Fiction by Kevin McGeary

ShuangFrom: Chen Lishuang

Date: 11 April 2011 at 11:56:35 PM

To: Hu Lixin

Dear Lixin,

Though you will never see her, I want you to know that your first child has been born. She has big eyes and pale skin, like you.

I continued to believe that we could be a family long after it was rational. These are the lies that ruin us. Though I won’t bother naming her, the least this kid deserves is a biography.

If only we could print off text messages, I would have rammed a copy down your wife’s throat that night at your wedding party.

But that you are the kind of person who abandons a pregnant fiancée shows that you did me a favor by not marrying me. I need to preserve my mothering ability for a time when I am equipped to give it.

Knowing that my full name is Lishuang, it is funny that you have never asked why I go solely by the name of “Shuang,” which was given because it can mean “twin.” My sister died in infancy and, knowing it could just as easily have been me, it pains me almost physically to hear it suggested that anybody is better than anybody else.

My father is not a man who needs much of an excuse to hit a woman, so letting him know about my pregnancy was never an option. Your text message made me feel a loneliness that is only possible in a city of this size. Allow me to remind you of the exact phrasing: “Sorry, the wedding is definitely cancelled. My parents say that your eyes are too small and your skin is too dark and that they have found someone more suitable.”

The reality of marrying you was always likely to disappoint considering the vividness of the dream. As an only child, you don’t seem to know much about people, especially the opposite sex.

Daydreaming being the most effective way of maintaining my obligation of smiling on the job, for months, after one busy citizen after another trained their eyes in front of them and refused to take a leaflet, I would fantasize about going home at night and again trying on my wedding dress and tiptoeing around my apartment, bare feet on rough cement.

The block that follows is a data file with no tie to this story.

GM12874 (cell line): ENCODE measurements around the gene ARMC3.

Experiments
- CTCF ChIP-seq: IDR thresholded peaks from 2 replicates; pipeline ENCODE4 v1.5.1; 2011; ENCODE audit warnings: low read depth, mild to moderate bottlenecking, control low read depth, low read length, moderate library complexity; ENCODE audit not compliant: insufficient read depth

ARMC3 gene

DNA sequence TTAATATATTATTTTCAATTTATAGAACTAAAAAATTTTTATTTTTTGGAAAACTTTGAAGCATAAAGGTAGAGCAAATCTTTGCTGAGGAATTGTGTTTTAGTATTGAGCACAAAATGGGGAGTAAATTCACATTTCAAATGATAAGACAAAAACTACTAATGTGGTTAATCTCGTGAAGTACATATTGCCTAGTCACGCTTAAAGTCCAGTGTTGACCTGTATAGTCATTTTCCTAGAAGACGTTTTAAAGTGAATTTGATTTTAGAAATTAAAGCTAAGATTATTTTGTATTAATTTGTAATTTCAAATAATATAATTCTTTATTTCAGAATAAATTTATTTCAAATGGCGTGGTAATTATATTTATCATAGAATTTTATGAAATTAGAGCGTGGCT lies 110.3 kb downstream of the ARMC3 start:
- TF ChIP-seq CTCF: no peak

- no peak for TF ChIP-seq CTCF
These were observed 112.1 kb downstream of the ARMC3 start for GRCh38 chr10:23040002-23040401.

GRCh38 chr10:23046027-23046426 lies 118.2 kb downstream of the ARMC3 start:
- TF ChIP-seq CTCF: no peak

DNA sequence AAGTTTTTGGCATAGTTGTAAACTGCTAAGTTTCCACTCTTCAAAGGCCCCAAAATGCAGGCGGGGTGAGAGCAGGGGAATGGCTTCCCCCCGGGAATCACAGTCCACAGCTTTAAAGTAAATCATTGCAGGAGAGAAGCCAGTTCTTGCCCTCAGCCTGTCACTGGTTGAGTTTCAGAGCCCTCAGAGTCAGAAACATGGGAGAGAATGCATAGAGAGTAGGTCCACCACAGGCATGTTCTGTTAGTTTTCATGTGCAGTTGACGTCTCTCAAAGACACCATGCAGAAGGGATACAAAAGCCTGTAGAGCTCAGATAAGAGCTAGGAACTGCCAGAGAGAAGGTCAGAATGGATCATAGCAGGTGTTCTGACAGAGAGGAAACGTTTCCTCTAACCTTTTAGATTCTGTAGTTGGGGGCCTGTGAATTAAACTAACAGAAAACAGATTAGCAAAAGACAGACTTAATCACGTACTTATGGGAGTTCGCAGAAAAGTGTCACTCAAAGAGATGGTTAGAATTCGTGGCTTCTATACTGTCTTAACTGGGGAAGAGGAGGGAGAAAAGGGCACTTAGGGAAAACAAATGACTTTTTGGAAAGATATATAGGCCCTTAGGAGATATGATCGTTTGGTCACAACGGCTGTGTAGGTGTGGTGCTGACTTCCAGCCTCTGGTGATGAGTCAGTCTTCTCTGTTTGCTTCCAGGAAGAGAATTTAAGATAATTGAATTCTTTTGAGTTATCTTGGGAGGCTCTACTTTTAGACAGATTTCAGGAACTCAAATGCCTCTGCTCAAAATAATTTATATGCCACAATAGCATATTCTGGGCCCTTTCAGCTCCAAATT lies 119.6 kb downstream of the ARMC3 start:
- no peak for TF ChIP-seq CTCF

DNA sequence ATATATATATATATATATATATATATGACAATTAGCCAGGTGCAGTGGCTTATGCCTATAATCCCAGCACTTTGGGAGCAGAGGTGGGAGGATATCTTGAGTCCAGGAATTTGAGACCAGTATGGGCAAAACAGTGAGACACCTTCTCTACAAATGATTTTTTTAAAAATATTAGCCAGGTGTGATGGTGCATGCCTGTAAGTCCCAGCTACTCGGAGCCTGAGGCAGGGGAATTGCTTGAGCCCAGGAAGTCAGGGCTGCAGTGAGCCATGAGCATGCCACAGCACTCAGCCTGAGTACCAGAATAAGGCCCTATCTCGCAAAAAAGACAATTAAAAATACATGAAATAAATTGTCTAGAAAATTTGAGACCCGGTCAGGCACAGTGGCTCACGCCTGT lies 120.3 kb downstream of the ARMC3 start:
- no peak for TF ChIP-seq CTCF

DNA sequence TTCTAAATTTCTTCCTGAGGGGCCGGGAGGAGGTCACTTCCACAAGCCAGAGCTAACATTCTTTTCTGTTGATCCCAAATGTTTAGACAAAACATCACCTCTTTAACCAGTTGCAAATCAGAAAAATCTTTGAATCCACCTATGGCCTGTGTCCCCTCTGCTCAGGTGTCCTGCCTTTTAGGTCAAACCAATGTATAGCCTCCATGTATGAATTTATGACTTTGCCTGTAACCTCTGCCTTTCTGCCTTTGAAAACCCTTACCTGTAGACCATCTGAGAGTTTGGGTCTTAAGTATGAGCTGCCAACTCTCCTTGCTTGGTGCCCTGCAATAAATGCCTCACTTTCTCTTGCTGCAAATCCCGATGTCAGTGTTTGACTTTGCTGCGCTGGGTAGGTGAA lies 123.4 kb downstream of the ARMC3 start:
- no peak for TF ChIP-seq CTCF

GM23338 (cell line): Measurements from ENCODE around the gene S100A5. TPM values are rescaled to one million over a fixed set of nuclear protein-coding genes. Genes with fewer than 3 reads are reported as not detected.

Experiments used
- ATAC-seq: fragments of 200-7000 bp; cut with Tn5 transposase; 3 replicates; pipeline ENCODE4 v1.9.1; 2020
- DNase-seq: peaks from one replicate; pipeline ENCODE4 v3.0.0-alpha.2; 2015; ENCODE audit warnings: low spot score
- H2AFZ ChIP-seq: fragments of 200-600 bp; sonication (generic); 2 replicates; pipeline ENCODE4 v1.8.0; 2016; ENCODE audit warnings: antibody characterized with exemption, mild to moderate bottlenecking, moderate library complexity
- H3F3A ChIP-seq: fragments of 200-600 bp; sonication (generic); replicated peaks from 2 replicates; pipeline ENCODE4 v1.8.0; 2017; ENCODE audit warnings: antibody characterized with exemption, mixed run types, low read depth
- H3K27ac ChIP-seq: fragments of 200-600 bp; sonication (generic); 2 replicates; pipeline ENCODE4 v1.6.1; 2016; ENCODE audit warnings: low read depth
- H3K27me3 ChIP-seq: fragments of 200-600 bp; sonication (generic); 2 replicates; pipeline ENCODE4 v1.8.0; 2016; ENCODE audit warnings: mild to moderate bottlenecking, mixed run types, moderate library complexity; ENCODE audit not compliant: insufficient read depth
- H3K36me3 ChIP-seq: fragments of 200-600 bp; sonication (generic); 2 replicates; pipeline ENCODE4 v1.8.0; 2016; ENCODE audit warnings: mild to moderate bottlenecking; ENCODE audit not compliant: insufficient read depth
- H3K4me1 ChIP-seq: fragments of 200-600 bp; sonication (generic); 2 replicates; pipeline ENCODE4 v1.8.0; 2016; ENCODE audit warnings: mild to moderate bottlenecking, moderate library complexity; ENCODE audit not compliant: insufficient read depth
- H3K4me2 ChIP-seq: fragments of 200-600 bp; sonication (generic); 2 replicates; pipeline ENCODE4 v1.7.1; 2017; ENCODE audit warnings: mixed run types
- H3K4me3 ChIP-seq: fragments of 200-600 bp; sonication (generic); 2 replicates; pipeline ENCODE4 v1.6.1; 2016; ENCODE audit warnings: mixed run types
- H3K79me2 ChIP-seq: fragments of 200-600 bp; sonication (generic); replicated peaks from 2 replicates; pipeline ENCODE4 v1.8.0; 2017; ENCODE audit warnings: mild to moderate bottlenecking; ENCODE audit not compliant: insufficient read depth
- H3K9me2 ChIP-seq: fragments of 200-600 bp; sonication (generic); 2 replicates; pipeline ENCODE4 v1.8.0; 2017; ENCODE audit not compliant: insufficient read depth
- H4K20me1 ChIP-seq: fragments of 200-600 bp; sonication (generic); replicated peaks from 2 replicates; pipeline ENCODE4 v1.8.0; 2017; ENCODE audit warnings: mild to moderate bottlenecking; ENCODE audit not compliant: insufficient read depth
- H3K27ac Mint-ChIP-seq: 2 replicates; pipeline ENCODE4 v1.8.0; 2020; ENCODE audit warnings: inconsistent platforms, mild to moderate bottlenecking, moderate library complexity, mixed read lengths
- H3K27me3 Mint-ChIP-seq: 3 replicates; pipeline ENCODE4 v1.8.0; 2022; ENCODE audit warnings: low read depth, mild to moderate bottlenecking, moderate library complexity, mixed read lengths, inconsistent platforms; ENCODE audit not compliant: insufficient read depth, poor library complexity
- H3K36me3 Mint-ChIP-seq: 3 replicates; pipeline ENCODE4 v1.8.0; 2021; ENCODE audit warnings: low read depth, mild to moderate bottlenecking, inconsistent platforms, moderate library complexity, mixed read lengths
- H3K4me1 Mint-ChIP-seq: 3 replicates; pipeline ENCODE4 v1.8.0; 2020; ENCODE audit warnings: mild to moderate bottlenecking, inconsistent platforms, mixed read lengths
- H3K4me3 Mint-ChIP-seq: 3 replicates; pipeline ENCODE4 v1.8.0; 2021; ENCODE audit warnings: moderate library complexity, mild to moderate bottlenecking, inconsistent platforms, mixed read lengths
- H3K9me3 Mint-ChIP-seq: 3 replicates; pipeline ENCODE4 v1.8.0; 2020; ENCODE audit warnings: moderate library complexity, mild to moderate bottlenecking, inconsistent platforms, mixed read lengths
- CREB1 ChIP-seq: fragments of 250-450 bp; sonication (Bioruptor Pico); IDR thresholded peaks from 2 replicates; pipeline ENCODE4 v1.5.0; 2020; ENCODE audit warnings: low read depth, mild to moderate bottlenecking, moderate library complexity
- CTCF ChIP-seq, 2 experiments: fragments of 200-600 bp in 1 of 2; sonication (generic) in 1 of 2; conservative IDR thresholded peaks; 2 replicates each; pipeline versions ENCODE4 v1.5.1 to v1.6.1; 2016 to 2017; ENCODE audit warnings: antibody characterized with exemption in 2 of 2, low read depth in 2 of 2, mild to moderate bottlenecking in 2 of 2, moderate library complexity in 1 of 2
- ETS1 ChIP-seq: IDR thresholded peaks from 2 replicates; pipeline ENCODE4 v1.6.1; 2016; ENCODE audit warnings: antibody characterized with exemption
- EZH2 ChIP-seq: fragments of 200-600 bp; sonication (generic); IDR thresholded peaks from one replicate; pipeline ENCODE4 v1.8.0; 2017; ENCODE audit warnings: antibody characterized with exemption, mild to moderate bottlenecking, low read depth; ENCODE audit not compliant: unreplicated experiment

At the same time, I pictured you, unobtrusively handsome in your tuxedo and wearing that smile, crooked, as if apologizing for your good fortune, the image would cause me to grin so broadly that strangers sometimes smiled back.

The night I raided your wedding, you asked me why I didn’t get the abortion. I can’t claim to regret what I did, but the memory of the hurt look on your face remains printed on my conscience.

I appreciated the 1,500 you gave me. However, as the son of a doctor you may have blinded yourself to how low the medical profession can go. We just missed the Spring Festival discounts, so I had to settle for the Huaxi Clinic in Nanshan.

I lay, bare buttocks on white sheets, in the unheated operating room while the surgeon stared into the space between my legs. He can’t have been rooting around for more than a few seconds when he shook his head.

“You have a cervical cyst. That complicates things,” he told me, before adding that this could take several hours.

I told him we had a deal for 1250. I had heard about these swindles, and who was more vulnerable to them than a solitary 24-year-old?

I screamed at him, called him a motherfucker. I threatened to get his license revoked, though without you I was never going to win. As I got dressed with unladylike haste, my t-shirt brushed against the blue string on my wrist and I remembered the story behind it. When I started my job at Hongda Health Clubs, the boss unraveled the whole string across the center of the training room. He explained to us gathered recruits: “If you choose not to cross this string, you are free to leave and I will think no less of you. However, if you cross, we expect you to complete the three months working the pavements and at the end, you might get your feet under the table and be able to call yourself a sales person.”

In the months after we parted, I needed something to do in the evenings without suffering an addict’s relapse and wearing the wedding dress again. Match Point Internet Bar was full of shirtless boys with their feet on the desk playing World of Warcraft and shouting “shit” and “fuck” at each other, but it was the only place where I could get to a keyboard I could use to write to you at length, explaining how we had already crossed the string together, and I wasn’t giving up.

I have recently been nostalgic for the days before I was even in the dating pool. The four years spent working in factories taught me a lot. The first major purchase I made after migrating here was a mobile phone. Every time I lost my phone I would lose a set of friends, but it didn’t matter because I could easily make new ones. My parents were born in Yueyang and will die there. Your parents are here in Shenzhen, able and determined to guide you toward good decisions. I matter less than you, so therefore am the master of my own fate.